An available but well circulated $100 large-size Gold Certificate would be closer to $700 and the most available large-size National Bank Notes in circulated grades would be potentially $800. Those are the only types of large-size $100 notes you can even consider for less than $1,000 and that is only in lower grades.
Like what you're reading? Click hereto have the latest up-to-date coin collecting news delivered to your email free!
By comparison, small-size $100 bills of virtually all types are available for much less. We would expect the current $100 Federal Reserve Note to be available for face value and would attach little premium to other recent notes issued since the Series 1996 dramatically changed the look of the denomination by greatly enlarging Benjamin Franklin’s head.
There are many others that seem to be at prices that suggest significant supplies, yet that is not the case. We know even from the 1960s when many were saving Silver Certificates as they were disappearing from circulation that the vast majority of notes saved were lower denominations. In fact, any denomination other than the basic $1 was saved in very small numbers and if that was the situation in the 1960s we can only imagine how little saving there would have been of $100 notes back in the 1940s. Even collectors and dealers of that time would have been unlikely to save many, if any extra examples of $100 notes of any type as there would have been no reason to believe that some day there would be substantial demand and higher prices.
If you had wanted to save one for each grandchild that was possible but the idea of a dealer deciding to save a nice stack of $100 National Bank Notes was extremely unlikely.
Based on their signature combinations, the first small-size $100 notes were the Federal Reserve Note and the Gold Certificate. In fact, at least initially they along with the $100 National Bank Note were the only $100 notes to be produced in small-size. By comparison, large-size $100 notes had included Gold Certificates, Silver Certificates, United States Notes, Federal Reserve Notes, National Bank Notes and even both Coin Notes and National Gold Bank Notes.
Clearly in the change to small-size there had been a very conscious decision to reduce the number of types of small-size $100 notes and although others would be added at least initially it appears that officials were content with three types and even one of the three in the form of National Bank Notes was to be abolished in 1935, and with it the whole National Bank Note series that had been in production since the Civil War.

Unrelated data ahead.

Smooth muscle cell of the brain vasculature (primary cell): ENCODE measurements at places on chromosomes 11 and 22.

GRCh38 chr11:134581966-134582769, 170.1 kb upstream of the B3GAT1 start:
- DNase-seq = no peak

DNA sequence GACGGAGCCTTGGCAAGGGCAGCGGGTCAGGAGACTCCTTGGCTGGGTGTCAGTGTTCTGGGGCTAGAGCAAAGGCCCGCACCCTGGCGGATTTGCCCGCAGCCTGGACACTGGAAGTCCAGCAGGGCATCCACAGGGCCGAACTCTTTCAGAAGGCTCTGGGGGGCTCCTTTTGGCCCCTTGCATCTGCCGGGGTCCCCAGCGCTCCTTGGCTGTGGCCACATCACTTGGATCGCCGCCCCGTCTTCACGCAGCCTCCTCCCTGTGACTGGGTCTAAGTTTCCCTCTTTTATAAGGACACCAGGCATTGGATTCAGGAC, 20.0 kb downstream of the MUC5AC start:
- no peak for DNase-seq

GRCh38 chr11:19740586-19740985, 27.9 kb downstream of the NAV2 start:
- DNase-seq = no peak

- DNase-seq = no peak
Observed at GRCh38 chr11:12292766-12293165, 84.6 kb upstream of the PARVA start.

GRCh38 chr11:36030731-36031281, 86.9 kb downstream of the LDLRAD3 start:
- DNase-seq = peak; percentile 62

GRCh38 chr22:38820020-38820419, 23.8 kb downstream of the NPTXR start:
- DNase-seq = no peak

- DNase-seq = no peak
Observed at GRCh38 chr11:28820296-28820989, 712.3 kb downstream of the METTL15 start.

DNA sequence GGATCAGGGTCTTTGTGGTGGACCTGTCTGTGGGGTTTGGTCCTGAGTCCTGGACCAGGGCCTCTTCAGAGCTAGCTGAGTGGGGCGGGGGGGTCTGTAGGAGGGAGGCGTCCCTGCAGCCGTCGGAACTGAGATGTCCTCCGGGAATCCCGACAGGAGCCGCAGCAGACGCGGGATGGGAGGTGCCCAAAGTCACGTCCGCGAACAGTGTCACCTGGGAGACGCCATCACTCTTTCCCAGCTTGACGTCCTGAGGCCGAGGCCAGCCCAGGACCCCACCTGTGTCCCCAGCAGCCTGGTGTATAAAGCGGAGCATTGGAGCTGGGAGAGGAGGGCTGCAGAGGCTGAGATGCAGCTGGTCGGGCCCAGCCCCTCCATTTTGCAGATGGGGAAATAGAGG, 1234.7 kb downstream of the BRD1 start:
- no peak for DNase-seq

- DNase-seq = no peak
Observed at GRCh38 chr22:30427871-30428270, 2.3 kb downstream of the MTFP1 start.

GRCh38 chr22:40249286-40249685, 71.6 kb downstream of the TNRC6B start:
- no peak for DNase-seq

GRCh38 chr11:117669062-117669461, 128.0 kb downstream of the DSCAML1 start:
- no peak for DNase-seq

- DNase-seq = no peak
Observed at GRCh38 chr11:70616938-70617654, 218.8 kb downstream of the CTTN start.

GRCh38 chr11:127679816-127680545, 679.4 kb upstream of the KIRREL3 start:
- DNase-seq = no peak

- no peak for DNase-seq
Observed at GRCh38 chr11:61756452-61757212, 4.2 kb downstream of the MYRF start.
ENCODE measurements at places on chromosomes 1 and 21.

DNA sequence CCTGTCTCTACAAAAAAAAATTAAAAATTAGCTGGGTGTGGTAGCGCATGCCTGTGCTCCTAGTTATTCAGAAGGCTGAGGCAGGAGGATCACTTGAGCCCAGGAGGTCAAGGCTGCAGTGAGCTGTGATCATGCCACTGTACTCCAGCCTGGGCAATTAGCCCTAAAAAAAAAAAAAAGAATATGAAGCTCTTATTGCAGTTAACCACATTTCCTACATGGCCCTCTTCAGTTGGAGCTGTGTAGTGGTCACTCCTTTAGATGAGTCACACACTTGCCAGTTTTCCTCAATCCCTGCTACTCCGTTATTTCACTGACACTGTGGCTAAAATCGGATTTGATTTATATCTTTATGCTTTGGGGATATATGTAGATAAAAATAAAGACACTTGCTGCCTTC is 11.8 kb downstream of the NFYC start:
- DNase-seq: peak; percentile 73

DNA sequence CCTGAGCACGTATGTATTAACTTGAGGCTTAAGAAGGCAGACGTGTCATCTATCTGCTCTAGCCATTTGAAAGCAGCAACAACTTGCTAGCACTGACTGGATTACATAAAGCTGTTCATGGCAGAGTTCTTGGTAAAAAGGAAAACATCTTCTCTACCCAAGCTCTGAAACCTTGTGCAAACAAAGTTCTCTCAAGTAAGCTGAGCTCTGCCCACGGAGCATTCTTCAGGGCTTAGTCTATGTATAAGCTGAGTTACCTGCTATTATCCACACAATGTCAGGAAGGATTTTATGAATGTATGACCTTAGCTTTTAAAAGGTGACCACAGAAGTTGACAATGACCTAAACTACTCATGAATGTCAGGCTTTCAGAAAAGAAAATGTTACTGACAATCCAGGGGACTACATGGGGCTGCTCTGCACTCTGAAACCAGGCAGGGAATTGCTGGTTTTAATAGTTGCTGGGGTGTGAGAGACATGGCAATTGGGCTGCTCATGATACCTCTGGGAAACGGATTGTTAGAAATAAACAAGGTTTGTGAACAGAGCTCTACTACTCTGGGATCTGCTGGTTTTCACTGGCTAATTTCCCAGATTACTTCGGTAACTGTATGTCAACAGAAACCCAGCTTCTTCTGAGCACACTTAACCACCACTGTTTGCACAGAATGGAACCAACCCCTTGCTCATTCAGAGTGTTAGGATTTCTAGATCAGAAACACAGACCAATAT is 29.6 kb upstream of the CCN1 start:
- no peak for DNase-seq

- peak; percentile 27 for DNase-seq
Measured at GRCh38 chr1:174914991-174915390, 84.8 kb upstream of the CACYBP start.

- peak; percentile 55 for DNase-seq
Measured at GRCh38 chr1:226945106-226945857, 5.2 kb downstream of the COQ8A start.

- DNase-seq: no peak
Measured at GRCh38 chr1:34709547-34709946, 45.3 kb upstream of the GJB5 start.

Because notes are not dated in the year of issue like coins are, the First small-size $100 Federal Reserve Note is Series 1928. It was issued in 1929 with the first deliveries in August of that year.
Because there are 12 Federal Reserve districts that issued these notes, prices range from a very modest $175 in VF for New York, Atlanta, Chicago, or Kansas City to $350 for the scarce Minneapolis district. In Choice CU 63 you might be able to pick up a Chicago one for $600 while the Minneapolis district would set you back $2,500. Star replacement notes for the districts that issued them start at $2,500 in Choice CU 63 grade and work their way higher.
The first small-size $100 Gold Certificate also is a Series 1928 even though it was issued in 1929. It was not to last for a long time. A total of 3,240,000 Series 1928 $100 Gold Certificates were printed along with 11,566 star replacement notes, but when the gold recall order of 1933 was issued all Gold Certificates were called in for destruction and it was illegal to own them like it was illegal to own gold coins. (They became legal to own again in the John F. Kennedy administration.)
Potential collectors of Series 1928 $100 gold Cerificates were suddenly faced with a decision to save them in violation of the recall order or turn them in for destruction. It was a very real dilemma at the time as even if you could afford to save a Gold Certificate as a type there were others of far lower denominations. With the recall order in many minds representing a threat that you might have the note seized, or even end up in legal trouble to save a $100 Gold Certificate was to take a very real chance with $100 that many at the time could not afford.